• Pennsylvania Bicycle Route G runs just south of the city.


Walk Score ranks State College as ninth (out of 37) best walking city (with populations over 40,000) in Pennsylvania.[45]


  1. ^ "American FactFinder". United States Census Bureau. Retrieved 2014-08-06. 
  2. ^ a b "Population Estimates". United States Census Bureau. Retrieved 2014-08-06. 
  3. ^ CQ Press City Crime Rankings 2010-2011
  4. ^ AIER Names 75 Best College Towns and Cities for 2012-2013
  5. ^ Pennsylvania Code Title 314, Sec. 41.1-101 et seq.
  6. ^ "US Gazetteer files: 2010, 2000, and 1990". United States Census Bureau. 2011-02-12. Retrieved 2011-04-23. 
  7. ^ "Annual Estimates of the Resident Population for Incorporated Places: April 1, 2010 to July 1, 2014". Retrieved June 4, 2015. 
  8. ^ "Number of Inhabitants: Pennsylvania" (PDF). 18th Census of the United States. U.S. Census Bureau. Retrieved 22 November 2013.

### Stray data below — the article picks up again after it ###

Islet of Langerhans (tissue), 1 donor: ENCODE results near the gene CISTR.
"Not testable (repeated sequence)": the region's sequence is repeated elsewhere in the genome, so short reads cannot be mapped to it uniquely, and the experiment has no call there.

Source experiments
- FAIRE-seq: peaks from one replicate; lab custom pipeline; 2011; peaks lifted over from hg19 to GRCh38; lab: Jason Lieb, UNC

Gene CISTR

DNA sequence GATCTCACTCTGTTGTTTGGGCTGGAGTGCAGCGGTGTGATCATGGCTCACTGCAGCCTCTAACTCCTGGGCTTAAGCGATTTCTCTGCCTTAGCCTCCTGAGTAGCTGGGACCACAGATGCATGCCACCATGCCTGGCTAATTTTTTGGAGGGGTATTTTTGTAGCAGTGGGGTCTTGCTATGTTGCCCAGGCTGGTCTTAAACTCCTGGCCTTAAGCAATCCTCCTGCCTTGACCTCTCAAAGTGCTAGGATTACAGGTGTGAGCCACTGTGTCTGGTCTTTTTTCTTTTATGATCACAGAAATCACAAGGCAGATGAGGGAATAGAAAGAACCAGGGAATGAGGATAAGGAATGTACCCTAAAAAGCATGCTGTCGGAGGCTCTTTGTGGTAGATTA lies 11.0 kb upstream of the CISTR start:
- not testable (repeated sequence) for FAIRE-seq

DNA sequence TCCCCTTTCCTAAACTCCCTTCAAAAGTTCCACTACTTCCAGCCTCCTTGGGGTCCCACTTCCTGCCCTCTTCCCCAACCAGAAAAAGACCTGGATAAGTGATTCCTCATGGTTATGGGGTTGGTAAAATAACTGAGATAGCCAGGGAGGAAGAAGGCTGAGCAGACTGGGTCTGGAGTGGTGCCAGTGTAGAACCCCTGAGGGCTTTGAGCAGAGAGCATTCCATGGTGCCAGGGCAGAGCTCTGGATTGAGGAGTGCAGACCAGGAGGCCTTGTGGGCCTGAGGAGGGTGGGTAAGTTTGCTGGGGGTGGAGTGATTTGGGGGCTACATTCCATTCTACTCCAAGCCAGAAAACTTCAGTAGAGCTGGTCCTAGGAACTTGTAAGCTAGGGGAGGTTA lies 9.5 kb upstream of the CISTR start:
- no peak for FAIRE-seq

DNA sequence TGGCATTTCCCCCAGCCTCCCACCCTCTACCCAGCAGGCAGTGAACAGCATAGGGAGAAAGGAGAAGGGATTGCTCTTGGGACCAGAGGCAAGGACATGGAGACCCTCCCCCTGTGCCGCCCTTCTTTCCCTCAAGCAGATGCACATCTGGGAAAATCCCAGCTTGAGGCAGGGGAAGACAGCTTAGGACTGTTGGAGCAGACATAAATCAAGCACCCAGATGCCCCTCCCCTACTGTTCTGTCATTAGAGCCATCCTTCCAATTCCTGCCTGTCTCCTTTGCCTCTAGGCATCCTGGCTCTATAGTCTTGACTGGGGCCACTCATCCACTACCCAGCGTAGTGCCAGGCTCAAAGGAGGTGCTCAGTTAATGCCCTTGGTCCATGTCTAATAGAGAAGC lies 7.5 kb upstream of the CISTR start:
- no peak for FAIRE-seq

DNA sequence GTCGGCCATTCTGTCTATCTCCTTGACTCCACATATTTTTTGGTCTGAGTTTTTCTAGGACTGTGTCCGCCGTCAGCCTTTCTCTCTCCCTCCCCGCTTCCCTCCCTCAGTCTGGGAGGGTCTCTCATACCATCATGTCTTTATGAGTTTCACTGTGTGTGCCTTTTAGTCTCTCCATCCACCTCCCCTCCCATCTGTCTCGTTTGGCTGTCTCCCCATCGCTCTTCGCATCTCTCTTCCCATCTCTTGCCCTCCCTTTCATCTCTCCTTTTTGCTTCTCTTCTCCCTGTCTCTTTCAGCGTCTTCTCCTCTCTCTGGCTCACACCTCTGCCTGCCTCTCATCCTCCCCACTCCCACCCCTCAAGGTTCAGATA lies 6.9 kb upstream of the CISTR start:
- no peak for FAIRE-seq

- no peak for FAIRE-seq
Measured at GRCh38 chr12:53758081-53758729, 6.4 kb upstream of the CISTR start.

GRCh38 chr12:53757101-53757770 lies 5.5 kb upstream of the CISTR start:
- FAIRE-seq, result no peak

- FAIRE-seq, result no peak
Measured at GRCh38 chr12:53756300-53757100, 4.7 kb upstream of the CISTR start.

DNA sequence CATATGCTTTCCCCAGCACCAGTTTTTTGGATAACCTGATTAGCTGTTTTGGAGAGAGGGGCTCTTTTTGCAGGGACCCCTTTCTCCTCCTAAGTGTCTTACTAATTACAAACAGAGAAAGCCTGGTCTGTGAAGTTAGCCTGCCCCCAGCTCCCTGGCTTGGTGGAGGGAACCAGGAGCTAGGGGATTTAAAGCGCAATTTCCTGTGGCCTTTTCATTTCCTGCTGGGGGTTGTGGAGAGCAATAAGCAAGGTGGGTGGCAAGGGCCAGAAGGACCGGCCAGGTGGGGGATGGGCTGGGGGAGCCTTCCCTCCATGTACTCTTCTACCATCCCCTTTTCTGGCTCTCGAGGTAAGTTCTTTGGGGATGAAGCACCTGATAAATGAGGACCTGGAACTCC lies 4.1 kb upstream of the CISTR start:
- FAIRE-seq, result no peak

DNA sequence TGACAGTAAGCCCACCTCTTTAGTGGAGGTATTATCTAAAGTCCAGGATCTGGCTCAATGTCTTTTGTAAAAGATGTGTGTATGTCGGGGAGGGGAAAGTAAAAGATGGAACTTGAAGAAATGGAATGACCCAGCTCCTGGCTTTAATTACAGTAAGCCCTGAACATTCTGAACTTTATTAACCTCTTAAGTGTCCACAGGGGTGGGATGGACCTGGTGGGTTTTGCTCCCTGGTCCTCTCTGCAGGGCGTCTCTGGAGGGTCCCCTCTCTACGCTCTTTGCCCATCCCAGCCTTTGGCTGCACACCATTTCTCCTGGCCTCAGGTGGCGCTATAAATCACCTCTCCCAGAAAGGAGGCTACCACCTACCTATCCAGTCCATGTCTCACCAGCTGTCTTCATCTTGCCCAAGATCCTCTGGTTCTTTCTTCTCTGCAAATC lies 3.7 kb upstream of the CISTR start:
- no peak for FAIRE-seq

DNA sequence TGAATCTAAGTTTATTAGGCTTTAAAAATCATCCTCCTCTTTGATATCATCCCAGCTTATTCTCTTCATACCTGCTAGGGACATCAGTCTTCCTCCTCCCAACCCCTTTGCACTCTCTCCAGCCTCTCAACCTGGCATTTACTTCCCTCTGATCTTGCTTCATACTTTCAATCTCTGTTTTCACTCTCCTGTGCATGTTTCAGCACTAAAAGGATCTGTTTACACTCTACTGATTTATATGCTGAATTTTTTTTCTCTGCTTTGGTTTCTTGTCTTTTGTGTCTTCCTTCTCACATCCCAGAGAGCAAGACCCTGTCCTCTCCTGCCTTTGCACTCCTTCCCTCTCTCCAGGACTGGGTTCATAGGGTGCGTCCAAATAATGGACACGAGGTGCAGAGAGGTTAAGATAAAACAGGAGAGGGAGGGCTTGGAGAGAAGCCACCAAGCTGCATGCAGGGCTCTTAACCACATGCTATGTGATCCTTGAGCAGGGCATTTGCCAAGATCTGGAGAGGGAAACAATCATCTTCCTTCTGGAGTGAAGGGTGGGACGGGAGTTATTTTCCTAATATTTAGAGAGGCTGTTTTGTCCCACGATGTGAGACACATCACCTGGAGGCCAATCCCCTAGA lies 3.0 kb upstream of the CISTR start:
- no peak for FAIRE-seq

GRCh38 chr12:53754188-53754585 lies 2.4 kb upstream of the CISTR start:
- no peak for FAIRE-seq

9. ^ "Pennsylvania: Population and Housing Unit Counts" (PDF). U.S. Census Bureau. Retrieved 22 November 2013. 
  10. ^ a b "American FactFinder". United States Census Bureau. Retrieved 2008-01-31. 
  11. ^ 50 Smart Places to Live. Retrieved on 2011-03-30.
  12. ^ Sperling's BestPlaces
  13. ^ Cox, Jeff. "State College, PA". CNN. Retrieved May 24, 2010. 
  14. ^
  15. ^ Ridge and Valley Outings club
  16. ^ Central Pennsylvania Youth Orchestra from the website of the Performing Arts School of Central Pennsylvania
  17. ^ "2012 First Night State College at Penn State University and Downtown State College". 2011- 2012 First State State College. Retrieved 3 August 2012. 
  18. ^ Central Pennsylvania Festival of the Arts
  19. ^ "Fighting Pediatric Cancer". Penn State Hershey. Retrieved 3 August 2012. 
  20. ^ "Penn State Blue-White Game Weekend 2013". LazerPro Digital Media Group. Retrieved 3 August 2012. 
  21. ^ Centre Communities Chapter. Retrieved on 2011-03-30.
  22. ^ The Arboretum at Penn State.
  23. ^ StateTheatre. StateTheatre. Retrieved on 2011-03-30.
  24. ^ "Pennsylvania Newspapers". NewsLink. Retrieved March 20, 2011. 
  25. ^ Town & Gown Magazine Town & Gown Magazine